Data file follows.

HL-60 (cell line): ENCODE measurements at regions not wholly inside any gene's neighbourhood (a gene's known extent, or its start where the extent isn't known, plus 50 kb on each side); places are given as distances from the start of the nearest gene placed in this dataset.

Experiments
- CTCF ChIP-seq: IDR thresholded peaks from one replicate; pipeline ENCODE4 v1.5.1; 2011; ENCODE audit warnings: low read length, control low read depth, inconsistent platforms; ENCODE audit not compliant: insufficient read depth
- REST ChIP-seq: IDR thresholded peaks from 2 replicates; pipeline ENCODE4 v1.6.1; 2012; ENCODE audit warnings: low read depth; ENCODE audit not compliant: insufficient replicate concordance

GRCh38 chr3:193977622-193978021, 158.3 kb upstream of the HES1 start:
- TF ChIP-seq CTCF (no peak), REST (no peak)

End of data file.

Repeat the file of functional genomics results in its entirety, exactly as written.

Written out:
HL-60 (cell line): ENCODE measurements at regions not wholly inside any gene's neighbourhood (a gene's known extent, or its start where the extent isn't known, plus 50 kb on each side); places are given as distances from the start of the nearest gene placed in this dataset.

Experiments
- CTCF ChIP-seq: IDR thresholded peaks from one replicate; pipeline ENCODE4 v1.5.1; 2011; ENCODE audit warnings: low read length, control low read depth, inconsistent platforms; ENCODE audit not compliant: insufficient read depth
- REST ChIP-seq: IDR thresholded peaks from 2 replicates; pipeline ENCODE4 v1.6.1; 2012; ENCODE audit warnings: low read depth; ENCODE audit not compliant: insufficient replicate concordance

GRCh38 chr3:193977622-193978021, 158.3 kb upstream of the HES1 start:
- TF ChIP-seq CTCF (no peak), REST (no peak)